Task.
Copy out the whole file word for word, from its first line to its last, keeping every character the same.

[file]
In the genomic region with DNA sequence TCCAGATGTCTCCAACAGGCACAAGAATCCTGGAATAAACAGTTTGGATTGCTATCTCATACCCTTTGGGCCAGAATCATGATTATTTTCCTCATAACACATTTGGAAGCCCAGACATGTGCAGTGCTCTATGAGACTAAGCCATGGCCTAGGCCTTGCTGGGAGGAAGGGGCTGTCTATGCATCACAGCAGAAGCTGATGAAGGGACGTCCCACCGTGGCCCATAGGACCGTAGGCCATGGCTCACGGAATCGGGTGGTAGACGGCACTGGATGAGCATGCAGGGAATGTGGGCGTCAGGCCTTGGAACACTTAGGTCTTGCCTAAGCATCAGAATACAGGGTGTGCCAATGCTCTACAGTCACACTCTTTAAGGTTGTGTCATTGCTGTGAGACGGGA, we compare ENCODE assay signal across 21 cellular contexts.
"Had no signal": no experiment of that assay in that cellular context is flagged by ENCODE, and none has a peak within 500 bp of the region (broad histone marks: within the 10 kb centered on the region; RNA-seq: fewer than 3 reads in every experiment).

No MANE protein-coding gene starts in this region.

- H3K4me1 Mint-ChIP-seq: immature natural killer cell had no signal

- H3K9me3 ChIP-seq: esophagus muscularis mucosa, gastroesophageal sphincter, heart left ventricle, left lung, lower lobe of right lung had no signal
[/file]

In the genomic region with DNA sequence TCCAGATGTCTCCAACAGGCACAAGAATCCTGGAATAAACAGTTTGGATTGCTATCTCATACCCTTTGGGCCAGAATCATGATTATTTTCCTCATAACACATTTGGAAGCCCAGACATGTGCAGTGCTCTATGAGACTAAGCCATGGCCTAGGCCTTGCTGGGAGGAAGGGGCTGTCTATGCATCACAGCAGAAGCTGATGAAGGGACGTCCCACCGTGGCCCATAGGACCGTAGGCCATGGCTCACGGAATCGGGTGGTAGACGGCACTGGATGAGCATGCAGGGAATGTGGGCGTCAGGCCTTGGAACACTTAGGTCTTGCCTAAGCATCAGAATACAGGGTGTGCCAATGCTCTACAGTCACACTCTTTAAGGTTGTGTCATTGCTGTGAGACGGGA, we compare ENCODE assay signal across 21 cellular contexts.
"Had no signal": no experiment of that assay in that cellular context is flagged by ENCODE, and none has a peak within 500 bp of the region (broad histone marks: within the 10 kb centered on the region; RNA-seq: fewer than 3 reads in every experiment).

No MANE protein-coding gene starts in this region.

- H3K4me1 Mint-ChIP-seq: immature natural killer cell had no signal

- H3K9me3 ChIP-seq: esophagus muscularis mucosa, gastroesophageal sphincter, heart left ventricle, left lung, lower lobe of right lung had no signal